You are currently browsing the daily archive for April 21, 2008.

I was just starting to tune my harp this morning when James called out to me:

“Would you please come out here to watch me while I use the chainsaw for the first time?”

Ever since we moved out to The Woods last summer, we’ve discussed cutting down some of the small pine trees which surround the barn and outbuildings.

We bought a chainsaw awhile back but hadn’t used it until today. I think that both of us were hesitant to operate it because of the danger factor.

We donned our work gloves, and our special hard orange hats with protective screens for the eyes and headphones for the ears.

James read all the directions carefully and fired ‘er up. The first cut was a branch growing at a weird angle from the base of our liquid amber tree out front (which you may recall from last Fall’s photos).

After several pulls of the starter rope, the chainsaw came to life. I had expected something louder and more dramatic, but the gas-powered machine was not quite as scary as I’d imagined.

However, both James and I have a healthy respect for the chainsaw’s power, and we need to be extremely careful and mindful while operating it at all times.

James approached the liquid amber tree. Zing! The saw cut through the large branch “like buttah”.

“Let’s go out back and try it on a couple small pines!” James exclaimed, so we walked out back to the meadow.

He cut down a twenty-foot tall tree which was probably ten years old, and trimmed off a few branches before letting me cut off the rest. Then I cut the trunk into eighteen-inch sections for firewood.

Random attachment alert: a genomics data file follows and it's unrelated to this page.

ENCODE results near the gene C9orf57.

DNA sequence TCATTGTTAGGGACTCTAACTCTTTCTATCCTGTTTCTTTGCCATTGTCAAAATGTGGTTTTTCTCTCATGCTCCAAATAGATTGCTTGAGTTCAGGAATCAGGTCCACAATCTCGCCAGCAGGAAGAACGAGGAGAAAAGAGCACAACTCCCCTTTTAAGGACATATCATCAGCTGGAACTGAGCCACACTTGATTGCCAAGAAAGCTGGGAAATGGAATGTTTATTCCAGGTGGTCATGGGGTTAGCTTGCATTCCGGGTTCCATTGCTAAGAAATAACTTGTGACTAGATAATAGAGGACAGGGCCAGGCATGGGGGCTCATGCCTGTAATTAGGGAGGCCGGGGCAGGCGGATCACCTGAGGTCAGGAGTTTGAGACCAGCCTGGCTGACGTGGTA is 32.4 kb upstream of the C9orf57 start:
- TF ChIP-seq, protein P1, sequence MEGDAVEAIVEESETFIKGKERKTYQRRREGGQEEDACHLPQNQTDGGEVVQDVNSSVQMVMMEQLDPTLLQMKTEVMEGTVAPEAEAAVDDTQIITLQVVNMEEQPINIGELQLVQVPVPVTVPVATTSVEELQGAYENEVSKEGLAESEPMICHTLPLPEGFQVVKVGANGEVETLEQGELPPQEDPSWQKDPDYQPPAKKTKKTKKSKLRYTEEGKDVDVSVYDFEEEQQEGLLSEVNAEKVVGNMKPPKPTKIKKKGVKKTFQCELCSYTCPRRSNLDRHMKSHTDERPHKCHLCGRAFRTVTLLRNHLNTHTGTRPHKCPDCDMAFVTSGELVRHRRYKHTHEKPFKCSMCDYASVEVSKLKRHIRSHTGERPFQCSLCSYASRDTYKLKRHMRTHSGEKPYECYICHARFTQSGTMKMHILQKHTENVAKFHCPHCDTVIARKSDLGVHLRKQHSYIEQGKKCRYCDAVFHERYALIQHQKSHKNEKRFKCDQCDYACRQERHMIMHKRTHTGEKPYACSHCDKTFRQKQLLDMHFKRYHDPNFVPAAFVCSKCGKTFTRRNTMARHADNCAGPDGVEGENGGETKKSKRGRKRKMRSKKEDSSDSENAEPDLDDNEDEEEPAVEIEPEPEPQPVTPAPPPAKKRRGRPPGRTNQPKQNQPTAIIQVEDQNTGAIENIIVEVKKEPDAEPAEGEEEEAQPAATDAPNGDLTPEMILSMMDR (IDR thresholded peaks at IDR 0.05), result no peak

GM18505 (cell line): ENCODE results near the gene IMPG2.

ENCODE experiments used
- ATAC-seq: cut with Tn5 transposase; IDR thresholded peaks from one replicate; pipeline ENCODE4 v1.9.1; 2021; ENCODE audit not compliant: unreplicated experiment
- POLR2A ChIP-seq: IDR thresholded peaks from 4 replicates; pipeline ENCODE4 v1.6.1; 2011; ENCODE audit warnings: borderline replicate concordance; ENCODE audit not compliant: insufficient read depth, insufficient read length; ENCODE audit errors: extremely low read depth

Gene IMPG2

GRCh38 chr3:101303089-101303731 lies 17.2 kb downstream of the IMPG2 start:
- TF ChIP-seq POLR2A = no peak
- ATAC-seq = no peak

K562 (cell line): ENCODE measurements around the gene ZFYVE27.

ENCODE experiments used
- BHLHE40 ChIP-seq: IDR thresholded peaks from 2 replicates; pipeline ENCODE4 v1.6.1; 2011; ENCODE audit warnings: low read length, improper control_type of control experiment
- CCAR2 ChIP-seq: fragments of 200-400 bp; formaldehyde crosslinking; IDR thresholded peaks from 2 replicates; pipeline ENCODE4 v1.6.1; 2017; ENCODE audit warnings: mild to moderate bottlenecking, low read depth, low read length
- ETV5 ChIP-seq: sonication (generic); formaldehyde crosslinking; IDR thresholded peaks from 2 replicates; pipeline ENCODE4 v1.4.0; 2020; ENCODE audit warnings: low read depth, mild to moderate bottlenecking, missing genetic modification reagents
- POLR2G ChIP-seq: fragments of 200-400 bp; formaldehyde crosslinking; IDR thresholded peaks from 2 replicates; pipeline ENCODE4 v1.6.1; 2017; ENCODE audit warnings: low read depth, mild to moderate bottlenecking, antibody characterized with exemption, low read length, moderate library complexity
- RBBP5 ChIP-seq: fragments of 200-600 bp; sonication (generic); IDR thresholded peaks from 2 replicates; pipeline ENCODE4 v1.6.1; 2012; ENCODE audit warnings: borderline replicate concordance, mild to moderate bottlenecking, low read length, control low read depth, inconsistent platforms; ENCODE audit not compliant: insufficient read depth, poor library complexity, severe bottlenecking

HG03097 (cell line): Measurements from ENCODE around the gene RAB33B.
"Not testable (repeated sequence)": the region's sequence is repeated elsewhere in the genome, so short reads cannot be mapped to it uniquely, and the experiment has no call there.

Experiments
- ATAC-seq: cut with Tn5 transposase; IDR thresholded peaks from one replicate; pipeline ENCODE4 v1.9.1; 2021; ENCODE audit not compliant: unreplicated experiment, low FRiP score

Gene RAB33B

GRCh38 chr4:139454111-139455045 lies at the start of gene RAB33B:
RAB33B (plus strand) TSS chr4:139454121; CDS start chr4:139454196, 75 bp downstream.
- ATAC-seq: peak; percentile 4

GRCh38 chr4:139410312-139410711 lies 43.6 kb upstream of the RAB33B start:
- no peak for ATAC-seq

I was relieved to find that I could manage the chainsaw with ease, but I refuse to be lulled into false complacency or confidence. We absolutely have to be careful. I think the real danger will come after using it a while, when the tendency to relax may creep in.

James suggested that we always operate the chainsaw together, which is a good idea.

Although it is sad to cut short a tree’s life — a new experience for both of us — as long as we do this in a conscious way and give thanks for the firewood, we will feel all right about it.

I know that might sound strange, especially to our local friends who cut down trees on a regular basis. But we wish to live as lightly and consciously on this land as possible.

James expressed it in his usual eloquent way in an email to a friend today, which he has agreed to let me include here in part:

“we fired up the chain saw today and “killed” a couple of trees. i felt totally butch. however, i could almost hear the tree’s tears falling to the ground. we saved as much of the tree for firewood as possible and very neatly trimmed and cleaned up the area where they stood. we probably were more particular doing that than most of our neighbors would be, but that is just how we have to do it. i have thanked the trees’ spirits for the warmth they will provide next winter.”

After cutting down another tree and stacking the wood in the barn, I went back into the Music Room to finish tuning my harp.

I was amused at the juxtaposition between harps and chainsaws; how diametrically opposed those two objects are!

That’s a big part of the fun of living here — the extremes.